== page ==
State Rep. Matt Krause, a Republican who chairs the House Committee on General Investigating, wrote on Oct. 25 to the Texas Education Agency and a group of unnamed superintendents, notifying them of the inquiry.
In the letter (pdf), Krause said a number of school districts across the state have recently removed books from libraries and classrooms after receiving objections from students, parents, and taxpayers. The letter cites five incidents as examples, which mostly involved concerned parents who complained that certain books are sexually explicit or teach CRT.
“In accordance with the Committee’s jurisdiction and my authority as Chairman, I am initiating an inquiry into Texas school district content,” he said.
Attached to the letter is a 16-page list (pdf) containing more than 840 books, published between 2021 and as early as 1969. It includes titles that are popular among social and racial justice activists, such as “Stamped from the Beginning: the Definitive History of Racist Ideas in America” and “How to Be An Anti-Racist” by Ibram X. Kendi, “The New Jim Crow: Mass Incarceration in the Age of Colorblindness” by Michelle Alexander, and books about the Black Lives Matter movement.
Also on the list are books focused on transgender, gender identity, homosexuality, adolescent sexuality, pregnancy and abortion, including those discussing the Supreme Court’s ruling on Roe v. Wade. It also includes “V for Vendetta” by Alan Moore, likely because of the graphic novel’s portrayal of homosexual characters.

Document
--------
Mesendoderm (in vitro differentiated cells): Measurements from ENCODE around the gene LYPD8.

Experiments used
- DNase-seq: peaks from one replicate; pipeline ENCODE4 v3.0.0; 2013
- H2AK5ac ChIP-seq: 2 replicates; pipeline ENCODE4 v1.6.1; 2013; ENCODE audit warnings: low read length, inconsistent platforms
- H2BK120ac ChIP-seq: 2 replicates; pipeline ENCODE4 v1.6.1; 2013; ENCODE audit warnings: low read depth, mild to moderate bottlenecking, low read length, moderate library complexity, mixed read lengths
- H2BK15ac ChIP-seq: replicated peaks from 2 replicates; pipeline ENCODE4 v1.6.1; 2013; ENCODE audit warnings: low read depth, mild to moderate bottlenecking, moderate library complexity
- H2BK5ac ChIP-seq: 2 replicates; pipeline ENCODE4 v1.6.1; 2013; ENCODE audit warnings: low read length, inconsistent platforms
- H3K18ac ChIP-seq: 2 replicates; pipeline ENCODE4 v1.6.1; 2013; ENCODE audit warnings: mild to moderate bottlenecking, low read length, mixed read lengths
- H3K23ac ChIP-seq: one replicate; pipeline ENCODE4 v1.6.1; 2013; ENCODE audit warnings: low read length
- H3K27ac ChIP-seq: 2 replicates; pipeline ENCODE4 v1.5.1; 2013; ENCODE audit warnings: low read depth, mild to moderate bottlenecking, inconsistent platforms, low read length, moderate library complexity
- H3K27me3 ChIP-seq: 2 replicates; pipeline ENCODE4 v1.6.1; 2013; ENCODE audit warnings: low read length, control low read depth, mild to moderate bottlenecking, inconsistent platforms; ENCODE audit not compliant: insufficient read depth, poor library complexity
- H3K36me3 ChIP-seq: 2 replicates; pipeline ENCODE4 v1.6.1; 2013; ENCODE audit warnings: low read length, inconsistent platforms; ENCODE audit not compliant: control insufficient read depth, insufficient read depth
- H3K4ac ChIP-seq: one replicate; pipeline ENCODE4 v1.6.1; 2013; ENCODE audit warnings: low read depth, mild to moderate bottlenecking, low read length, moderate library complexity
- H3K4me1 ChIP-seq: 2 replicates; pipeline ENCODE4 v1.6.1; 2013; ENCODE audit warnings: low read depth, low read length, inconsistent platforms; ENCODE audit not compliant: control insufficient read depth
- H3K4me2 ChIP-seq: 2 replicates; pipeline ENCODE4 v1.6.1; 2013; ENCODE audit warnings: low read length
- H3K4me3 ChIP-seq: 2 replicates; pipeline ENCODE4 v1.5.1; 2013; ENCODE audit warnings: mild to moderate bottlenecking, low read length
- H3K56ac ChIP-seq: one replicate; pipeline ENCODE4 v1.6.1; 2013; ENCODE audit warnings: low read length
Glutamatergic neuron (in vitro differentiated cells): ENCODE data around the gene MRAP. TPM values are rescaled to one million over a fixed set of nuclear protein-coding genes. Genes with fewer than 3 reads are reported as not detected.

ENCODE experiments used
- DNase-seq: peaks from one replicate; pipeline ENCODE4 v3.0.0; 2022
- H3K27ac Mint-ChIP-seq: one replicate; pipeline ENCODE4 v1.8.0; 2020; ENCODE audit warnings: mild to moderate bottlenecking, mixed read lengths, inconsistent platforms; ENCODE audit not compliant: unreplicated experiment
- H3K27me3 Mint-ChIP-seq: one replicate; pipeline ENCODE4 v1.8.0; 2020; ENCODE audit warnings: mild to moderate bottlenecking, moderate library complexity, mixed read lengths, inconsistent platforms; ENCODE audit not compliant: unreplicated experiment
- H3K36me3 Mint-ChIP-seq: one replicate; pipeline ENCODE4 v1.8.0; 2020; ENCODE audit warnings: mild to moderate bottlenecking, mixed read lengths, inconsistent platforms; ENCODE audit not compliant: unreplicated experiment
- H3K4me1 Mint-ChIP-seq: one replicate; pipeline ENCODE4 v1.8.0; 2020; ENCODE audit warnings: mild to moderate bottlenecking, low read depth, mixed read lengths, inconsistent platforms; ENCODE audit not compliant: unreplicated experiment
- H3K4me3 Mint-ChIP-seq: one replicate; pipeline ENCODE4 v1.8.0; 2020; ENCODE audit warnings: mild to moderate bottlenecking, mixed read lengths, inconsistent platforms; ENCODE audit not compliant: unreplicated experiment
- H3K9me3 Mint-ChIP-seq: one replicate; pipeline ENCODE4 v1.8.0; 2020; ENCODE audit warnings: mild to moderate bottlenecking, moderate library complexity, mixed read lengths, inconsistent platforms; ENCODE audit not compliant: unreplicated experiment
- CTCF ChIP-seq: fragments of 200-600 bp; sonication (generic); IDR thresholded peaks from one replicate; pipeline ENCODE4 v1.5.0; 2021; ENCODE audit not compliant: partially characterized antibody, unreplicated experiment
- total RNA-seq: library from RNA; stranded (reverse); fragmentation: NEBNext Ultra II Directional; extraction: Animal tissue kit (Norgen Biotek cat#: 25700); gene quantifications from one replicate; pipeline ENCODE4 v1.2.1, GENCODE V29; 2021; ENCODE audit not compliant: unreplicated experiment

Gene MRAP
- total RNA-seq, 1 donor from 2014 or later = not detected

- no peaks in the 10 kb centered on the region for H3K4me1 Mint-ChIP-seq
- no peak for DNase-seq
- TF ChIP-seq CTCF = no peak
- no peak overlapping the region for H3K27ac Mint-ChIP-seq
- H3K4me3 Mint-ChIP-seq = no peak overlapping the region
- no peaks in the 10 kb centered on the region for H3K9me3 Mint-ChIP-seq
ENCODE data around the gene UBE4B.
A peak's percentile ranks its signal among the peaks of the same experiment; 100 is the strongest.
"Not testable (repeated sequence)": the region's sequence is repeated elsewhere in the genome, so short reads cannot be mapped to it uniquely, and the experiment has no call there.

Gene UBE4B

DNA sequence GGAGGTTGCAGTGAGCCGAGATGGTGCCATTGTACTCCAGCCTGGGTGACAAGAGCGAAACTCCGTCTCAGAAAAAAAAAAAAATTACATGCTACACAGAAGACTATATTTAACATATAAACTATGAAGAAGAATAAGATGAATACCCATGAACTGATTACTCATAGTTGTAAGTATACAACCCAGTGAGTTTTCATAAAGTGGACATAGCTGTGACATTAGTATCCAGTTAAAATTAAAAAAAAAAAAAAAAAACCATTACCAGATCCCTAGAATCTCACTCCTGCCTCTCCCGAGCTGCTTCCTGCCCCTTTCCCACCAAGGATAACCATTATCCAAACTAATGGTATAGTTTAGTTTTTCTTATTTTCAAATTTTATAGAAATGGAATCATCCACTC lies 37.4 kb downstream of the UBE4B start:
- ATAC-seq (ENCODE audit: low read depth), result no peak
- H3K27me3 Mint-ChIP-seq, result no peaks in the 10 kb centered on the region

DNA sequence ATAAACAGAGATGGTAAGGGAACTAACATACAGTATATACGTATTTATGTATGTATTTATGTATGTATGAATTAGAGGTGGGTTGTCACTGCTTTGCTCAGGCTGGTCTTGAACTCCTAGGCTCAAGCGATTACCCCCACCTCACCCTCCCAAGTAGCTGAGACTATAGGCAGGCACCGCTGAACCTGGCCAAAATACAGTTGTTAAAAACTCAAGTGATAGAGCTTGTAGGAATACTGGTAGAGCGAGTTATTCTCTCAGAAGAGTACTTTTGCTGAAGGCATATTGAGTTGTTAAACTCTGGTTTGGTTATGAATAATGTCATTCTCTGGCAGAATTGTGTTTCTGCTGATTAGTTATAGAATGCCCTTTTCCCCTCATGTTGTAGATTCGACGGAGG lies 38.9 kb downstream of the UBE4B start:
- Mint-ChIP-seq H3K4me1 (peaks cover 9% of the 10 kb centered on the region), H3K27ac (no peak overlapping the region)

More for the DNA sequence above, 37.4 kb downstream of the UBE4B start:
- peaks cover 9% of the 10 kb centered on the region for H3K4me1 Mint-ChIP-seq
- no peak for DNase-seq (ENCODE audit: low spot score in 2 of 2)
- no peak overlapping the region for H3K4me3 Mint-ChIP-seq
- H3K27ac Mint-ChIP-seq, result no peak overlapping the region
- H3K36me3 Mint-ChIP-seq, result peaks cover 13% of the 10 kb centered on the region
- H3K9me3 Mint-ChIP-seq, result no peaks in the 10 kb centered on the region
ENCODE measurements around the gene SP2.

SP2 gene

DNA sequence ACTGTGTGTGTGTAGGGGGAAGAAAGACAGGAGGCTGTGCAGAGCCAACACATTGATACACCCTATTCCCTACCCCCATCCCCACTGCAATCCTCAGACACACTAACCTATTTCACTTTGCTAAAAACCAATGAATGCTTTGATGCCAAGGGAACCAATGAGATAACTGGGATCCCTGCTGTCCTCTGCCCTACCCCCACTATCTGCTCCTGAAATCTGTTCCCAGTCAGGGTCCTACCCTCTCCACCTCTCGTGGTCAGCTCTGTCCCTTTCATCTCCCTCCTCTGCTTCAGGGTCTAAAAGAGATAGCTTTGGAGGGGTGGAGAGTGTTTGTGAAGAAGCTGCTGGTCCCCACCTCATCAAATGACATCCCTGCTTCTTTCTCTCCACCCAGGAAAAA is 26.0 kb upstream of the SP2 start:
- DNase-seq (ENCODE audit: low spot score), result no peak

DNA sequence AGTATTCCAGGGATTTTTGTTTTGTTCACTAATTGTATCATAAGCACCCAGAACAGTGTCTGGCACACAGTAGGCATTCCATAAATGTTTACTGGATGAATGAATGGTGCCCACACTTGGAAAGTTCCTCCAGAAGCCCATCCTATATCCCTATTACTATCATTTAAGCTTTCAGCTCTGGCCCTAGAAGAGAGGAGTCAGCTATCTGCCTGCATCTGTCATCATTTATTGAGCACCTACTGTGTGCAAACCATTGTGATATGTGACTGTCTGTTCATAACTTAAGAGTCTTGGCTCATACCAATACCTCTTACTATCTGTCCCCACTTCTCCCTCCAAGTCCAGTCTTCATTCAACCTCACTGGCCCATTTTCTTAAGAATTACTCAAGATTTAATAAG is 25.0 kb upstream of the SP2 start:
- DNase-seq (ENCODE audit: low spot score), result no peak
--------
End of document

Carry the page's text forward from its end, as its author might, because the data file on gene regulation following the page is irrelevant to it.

Specifically, Krause asked school districts to report on how many copies of each listed book they possess, and how much money was spent on those books.
Krause further asked that school districts identify any other books that cover topics including “human sexuality, sexually transmitted diseases, or HIV or AIDS, sexually explicit images, graphic presentations of sexual behavior that is in violation of the law,” or contain material that might violate the anti-CRT law by conveying that students are inherently racist or sexist or should feel guilt because of their sex or race.
The school districts will have until Nov. 12 to respond to those questions, according to the letter.
The initiative faced almost immediate opposition from Texas’s teachers’ unions. In an Oct. 26 statement, Texas State Teachers Association President Ovidia Molina said Krause’s letter “smacks of a witch hunt.”
“This is an obvious attack on diversity and an attempt to score political points at the expense of our children’s education,” Molina said.
Molina was joined by Zeph Capo the president of Texas American Federation of Teachers, who called the move “akin to the Red Scare” and a waste of taxpayer’s dollars.
It is unclear what Krause is planning to do once the school districts provide him with the information. The Epoch Times has reach out to his office for comment and will update this article accordingly.